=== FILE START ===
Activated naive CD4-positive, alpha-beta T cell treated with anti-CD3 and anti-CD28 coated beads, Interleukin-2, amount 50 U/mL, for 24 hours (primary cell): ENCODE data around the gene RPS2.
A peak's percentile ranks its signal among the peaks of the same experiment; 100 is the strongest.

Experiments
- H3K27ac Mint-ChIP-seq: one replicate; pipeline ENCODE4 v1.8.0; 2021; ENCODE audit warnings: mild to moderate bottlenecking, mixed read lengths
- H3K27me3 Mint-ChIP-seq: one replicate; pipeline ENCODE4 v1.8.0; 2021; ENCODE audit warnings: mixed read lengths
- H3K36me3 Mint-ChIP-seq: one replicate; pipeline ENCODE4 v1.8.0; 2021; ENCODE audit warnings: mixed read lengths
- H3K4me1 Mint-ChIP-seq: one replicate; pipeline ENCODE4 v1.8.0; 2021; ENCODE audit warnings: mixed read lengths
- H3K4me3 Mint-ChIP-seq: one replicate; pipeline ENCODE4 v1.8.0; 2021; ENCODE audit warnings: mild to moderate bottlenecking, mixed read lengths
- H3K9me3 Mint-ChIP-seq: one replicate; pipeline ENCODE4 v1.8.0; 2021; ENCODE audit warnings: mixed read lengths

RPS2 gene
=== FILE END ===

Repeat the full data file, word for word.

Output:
Activated naive CD4-positive, alpha-beta T cell treated with anti-CD3 and anti-CD28 coated beads, Interleukin-2, amount 50 U/mL, for 24 hours (primary cell): ENCODE data around the gene RPS2.
A peak's percentile ranks its signal among the peaks of the same experiment; 100 is the strongest.

Experiments
- H3K27ac Mint-ChIP-seq: one replicate; pipeline ENCODE4 v1.8.0; 2021; ENCODE audit warnings: mild to moderate bottlenecking, mixed read lengths
- H3K27me3 Mint-ChIP-seq: one replicate; pipeline ENCODE4 v1.8.0; 2021; ENCODE audit warnings: mixed read lengths
- H3K36me3 Mint-ChIP-seq: one replicate; pipeline ENCODE4 v1.8.0; 2021; ENCODE audit warnings: mixed read lengths
- H3K4me1 Mint-ChIP-seq: one replicate; pipeline ENCODE4 v1.8.0; 2021; ENCODE audit warnings: mixed read lengths
- H3K4me3 Mint-ChIP-seq: one replicate; pipeline ENCODE4 v1.8.0; 2021; ENCODE audit warnings: mild to moderate bottlenecking, mixed read lengths
- H3K9me3 Mint-ChIP-seq: one replicate; pipeline ENCODE4 v1.8.0; 2021; ENCODE audit warnings: mixed read lengths

RPS2 gene